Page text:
Resignation requests typically slowed during the summer months and increased during the winter ones. Since many enlisted men served on a calendar-year basis, the loss of officers during winter months deprived the Continental army of experienced officers to train newly-enlisted recruits.

Washington was particularly concerned with the loss of officers from the states of Massachusetts and Virginia. Massachusetts furnished the most regiments in the Continental army, and of course Virginia was Washington’s home state.

Among the highest ranking officers who submitted their resignations were Generals Philip Schuyler and Artemas Ward.

“Schuyler went back and forth on whether to submit his resignation,” said Ferrarro. “Washington liked Schuyler but Congress didn’t. As for Ward, Washington wasn’t happy with him and was glad to get rid of him.”

Prior to the speaker’s presentation the American Revolution Round Table of Richmond discussed the following topics:

1. President Bill Welsch urged the membership to submit via email their nominations of organizations to serve as the 2017 ARRT-Richmond Preservation Partner. He asked to receive all nominations prior to the next ARRT-Richmond meeting on May 17, 2017. 

2. Several members announced various upcoming classes, seminars and programs that relate to the American Revolution. Please see the ARRT-Richmond website for details on these events.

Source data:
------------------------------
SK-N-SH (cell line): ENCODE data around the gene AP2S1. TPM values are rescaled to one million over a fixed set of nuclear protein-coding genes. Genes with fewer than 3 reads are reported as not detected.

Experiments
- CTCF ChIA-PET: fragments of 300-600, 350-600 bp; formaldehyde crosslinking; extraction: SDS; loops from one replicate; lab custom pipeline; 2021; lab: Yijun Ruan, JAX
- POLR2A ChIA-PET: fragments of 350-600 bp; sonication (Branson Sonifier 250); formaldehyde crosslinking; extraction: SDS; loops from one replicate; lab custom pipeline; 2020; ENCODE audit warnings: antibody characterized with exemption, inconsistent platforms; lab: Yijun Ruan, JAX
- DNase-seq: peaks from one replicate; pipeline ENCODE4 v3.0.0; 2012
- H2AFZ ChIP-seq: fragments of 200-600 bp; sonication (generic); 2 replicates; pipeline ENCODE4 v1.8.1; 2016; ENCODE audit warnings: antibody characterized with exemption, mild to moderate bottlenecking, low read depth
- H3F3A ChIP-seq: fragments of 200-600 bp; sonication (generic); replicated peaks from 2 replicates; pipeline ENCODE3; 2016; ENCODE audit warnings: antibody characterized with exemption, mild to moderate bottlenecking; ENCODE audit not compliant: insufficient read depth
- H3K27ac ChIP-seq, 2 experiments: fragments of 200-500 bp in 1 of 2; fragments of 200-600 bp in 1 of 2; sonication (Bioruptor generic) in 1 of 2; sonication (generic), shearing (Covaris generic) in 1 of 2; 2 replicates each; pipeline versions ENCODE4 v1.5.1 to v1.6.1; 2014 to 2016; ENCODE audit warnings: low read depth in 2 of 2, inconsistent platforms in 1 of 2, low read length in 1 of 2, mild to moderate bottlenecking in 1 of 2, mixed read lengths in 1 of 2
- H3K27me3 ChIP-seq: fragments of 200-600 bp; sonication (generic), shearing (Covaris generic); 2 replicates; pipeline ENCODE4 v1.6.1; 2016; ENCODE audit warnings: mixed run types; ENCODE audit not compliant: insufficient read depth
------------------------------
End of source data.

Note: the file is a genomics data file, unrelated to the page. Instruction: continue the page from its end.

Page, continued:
--Bill Seward

Friday, March 24, 2017

Next Meeting: May 17, 2017

"General Howe and Mrs. Loring: The Myth vs. Reality Behind An Infamous Revolutionary War Affair," Sean Heuvel

Meetings are held in the Westhampton Room, Heilman Dining Center (dining hall--building 34 on the campus map), University of Richmond, at 6:00 p.m. with dinner available for purchase beginning at 5:00 p.m.

Due to the University of Richmond being out of session, we will revert to our summer schedule: The meeting will begin at 6:00 p.m. with dinner still available for purchase in the Dining Center beginning at 5:00 p.m. Please plan on joining us!

University of Richmond campus map:

Monday, January 30, 2017

Meeting Notes: January 18, 2017

"Money is the Sinews of War: George Washington, Money, and the Revolutionary War," Ed Lengel

Known as “First in war, first in peace and first in the hearts of his countrymen”, George Washington was also a very savvy businessman and one of America’s first great entrepreneurs.

“These are some aspects of his life and career that are not well known,” said historian Edward G. Lengel at the January 18, 2017 meeting of the American Revolution Round Table of Richmond. “I got to thinking about Washington’s relationship with money and with business, and it opened up his thoughts and tactics as a military and a political leader.”